Oil extended declines following the biggest drop in more than a month after U.S. producers increased drilling as the market contends with an overhang of crude and fuel inventories.
Futures slid as much as 1.7 percent in New York after losing 3.7 percent Friday. Rigs targeting crude rose for a second week to 414, the most since February, according to data from Baker Hughes Inc. Members of the Organization of Petroleum Exporting Countries and other producers meeting in Algiers this month are considering a deal that will involve each country agreeing to voluntary output caps, shifting from a freeze on production.
Oil has fluctuated since rallying in August amid speculation OPEC and Russia would agree on measures to stabilize the market later this month. All solutions are possible, Algeria’s energy minister said Friday when asked if producers could raise output within the framework of a freeze. A deal to cap production was proposed in February but a meeting in April ended with no final accord.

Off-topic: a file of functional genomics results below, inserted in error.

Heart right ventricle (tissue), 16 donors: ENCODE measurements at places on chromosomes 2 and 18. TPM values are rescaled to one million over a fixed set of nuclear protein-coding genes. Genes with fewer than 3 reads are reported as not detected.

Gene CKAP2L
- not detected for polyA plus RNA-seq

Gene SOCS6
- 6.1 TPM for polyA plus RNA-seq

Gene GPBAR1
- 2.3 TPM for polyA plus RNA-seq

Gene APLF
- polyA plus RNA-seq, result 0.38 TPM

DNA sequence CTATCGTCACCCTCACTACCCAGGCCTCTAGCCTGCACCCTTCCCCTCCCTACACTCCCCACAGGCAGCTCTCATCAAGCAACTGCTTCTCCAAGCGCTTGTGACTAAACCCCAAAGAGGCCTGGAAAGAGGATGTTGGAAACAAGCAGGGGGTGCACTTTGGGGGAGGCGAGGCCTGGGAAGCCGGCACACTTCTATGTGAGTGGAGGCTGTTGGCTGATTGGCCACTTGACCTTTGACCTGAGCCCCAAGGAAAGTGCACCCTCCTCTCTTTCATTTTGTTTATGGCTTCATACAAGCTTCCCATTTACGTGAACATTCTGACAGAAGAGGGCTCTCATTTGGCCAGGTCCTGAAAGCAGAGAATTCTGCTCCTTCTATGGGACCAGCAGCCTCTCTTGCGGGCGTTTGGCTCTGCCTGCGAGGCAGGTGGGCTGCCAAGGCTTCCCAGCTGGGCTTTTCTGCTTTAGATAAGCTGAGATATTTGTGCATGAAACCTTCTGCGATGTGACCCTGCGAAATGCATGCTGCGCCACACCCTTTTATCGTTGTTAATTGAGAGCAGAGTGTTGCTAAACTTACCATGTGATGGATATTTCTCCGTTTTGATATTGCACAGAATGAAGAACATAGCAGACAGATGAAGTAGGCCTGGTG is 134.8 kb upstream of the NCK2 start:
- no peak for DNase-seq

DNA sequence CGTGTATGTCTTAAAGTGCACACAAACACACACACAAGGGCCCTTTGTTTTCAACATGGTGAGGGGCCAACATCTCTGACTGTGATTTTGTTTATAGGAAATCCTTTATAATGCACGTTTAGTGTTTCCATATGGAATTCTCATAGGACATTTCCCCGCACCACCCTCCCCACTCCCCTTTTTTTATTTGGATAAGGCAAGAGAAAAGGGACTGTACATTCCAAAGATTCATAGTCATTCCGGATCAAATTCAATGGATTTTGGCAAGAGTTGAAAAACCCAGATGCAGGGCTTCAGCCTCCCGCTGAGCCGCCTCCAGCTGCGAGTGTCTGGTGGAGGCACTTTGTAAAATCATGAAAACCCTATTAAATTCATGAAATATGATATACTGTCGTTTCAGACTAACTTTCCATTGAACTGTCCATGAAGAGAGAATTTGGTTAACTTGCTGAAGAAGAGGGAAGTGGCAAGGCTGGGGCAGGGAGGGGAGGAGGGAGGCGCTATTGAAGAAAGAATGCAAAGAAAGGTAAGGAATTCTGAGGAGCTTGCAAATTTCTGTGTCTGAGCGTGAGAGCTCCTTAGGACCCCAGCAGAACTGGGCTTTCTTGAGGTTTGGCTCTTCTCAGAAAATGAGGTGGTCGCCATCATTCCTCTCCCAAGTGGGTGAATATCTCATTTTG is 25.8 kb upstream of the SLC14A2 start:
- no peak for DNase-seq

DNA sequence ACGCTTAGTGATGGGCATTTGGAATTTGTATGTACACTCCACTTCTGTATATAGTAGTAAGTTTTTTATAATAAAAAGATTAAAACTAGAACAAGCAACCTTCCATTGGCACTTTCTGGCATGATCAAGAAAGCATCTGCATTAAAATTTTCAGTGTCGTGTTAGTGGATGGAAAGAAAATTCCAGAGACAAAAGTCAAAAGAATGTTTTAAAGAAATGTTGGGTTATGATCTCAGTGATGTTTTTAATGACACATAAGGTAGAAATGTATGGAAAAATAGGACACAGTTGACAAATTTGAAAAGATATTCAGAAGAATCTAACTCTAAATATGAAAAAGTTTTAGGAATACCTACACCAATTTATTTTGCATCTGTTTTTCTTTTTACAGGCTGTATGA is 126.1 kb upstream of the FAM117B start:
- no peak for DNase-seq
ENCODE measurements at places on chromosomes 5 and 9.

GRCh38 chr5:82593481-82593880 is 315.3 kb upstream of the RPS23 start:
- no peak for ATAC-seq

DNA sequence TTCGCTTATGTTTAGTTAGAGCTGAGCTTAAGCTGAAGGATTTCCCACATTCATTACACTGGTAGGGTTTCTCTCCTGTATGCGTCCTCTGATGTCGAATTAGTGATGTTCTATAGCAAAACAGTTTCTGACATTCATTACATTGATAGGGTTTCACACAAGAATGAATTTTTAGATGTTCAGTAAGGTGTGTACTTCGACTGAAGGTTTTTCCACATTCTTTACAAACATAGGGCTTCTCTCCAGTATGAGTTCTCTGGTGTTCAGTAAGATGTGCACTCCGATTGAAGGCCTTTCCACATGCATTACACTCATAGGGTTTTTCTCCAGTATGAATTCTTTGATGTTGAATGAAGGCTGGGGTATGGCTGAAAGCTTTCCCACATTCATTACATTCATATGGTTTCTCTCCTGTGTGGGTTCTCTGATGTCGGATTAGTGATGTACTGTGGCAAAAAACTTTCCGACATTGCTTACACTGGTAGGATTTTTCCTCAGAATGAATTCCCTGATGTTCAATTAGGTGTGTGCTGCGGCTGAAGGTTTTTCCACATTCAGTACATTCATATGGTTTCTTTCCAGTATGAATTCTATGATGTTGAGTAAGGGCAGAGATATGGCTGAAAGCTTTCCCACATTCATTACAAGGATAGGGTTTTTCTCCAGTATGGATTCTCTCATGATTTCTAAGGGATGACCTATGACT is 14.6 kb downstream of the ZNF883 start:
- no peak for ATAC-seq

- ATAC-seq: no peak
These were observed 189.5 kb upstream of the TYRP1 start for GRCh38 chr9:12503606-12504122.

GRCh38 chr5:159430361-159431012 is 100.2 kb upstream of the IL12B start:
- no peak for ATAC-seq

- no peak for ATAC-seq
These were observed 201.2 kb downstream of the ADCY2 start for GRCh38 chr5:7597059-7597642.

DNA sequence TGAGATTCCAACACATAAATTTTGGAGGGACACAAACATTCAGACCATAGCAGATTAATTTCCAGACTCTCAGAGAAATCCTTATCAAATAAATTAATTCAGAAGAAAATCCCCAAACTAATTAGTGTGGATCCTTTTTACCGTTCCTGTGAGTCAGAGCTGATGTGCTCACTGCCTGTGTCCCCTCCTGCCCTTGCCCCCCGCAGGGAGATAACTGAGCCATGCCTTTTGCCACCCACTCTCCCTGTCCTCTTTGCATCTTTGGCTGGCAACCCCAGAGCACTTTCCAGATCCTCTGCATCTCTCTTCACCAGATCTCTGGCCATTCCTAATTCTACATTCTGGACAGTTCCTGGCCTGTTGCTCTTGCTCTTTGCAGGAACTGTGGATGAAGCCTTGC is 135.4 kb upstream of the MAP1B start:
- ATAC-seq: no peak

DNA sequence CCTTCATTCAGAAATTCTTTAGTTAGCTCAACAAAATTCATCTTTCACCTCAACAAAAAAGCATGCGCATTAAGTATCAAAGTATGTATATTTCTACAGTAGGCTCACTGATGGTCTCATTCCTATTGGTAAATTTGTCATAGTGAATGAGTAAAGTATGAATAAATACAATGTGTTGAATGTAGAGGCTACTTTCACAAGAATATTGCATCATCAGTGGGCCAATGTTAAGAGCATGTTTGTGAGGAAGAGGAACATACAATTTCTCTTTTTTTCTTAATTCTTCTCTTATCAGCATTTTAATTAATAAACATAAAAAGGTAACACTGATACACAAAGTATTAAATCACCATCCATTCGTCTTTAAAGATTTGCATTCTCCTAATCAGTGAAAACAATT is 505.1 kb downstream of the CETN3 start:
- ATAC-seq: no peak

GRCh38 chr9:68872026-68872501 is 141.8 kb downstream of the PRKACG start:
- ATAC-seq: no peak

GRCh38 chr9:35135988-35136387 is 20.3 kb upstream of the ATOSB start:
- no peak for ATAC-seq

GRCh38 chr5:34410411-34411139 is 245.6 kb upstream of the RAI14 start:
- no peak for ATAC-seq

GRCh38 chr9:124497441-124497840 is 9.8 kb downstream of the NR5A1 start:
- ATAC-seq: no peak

West Texas Intermediate of October delivery lost as much as 80 cents to $45.08 a barrel on the New York Mercantile Exchange and was at $45.37 at 7:51 a.m. in Hong Kong. The contract dropped $1.74 to $45.88 a barrel on Friday, falling the most since Aug. 1. Total volume traded was about 32 percent above the 100-day average. Prices rose 3.2 percent last week.
Brent for November settlement dropped as much as 71 cents, or 1.5 percent, to $47.30 a barrel on the London-based ICE Futures Europe exchange. The contract lost $1.98 to $48.01 on Friday, the most since July 13. The global benchmark crude was at a premium of $1.64 to WTI for November.
By Ben Sharples.